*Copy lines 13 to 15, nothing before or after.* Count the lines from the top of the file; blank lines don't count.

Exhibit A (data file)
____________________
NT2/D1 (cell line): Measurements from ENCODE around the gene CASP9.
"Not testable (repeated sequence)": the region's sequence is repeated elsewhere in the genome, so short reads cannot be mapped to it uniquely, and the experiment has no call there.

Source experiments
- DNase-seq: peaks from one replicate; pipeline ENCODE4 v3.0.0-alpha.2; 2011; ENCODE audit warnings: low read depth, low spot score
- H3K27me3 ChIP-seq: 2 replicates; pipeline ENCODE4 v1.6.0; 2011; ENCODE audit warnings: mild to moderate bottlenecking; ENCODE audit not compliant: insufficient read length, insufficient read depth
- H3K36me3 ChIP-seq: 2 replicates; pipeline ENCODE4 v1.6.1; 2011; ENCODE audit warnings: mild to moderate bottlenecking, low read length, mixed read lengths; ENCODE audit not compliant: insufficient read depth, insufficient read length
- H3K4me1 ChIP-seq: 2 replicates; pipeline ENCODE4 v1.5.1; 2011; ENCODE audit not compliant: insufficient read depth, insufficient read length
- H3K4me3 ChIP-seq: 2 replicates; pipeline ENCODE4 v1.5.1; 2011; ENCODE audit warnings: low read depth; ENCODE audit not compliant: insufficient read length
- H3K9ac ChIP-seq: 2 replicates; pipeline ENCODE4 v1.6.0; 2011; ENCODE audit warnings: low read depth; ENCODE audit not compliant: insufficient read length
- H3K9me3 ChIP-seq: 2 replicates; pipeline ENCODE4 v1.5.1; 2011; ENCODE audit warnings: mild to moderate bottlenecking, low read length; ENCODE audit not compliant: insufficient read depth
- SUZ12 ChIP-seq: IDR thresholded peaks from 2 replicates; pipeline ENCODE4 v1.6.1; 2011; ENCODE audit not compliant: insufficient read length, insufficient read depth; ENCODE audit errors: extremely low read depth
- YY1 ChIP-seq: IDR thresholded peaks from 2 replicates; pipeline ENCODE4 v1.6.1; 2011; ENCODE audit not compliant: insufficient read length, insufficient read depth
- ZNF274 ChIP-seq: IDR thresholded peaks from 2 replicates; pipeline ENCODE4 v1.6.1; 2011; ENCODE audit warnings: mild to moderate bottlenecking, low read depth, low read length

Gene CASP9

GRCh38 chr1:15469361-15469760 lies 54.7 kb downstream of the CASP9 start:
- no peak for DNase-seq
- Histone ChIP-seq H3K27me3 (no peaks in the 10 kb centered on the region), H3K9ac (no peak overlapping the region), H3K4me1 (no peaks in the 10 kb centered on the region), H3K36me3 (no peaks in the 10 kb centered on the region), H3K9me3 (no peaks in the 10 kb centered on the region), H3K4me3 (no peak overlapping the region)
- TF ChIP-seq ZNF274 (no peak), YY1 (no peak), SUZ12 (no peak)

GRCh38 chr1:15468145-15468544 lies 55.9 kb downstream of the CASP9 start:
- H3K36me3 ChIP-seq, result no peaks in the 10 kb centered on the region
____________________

- ZNF274 ChIP-seq: IDR thresholded peaks from 2 replicates; pipeline ENCODE4 v1.6.1; 2011; ENCODE audit warnings: mild to moderate bottlenecking, low read depth, low read length

Gene CASP9

GRCh38 chr1:15469361-15469760 lies 54.7 kb downstream of the CASP9 start: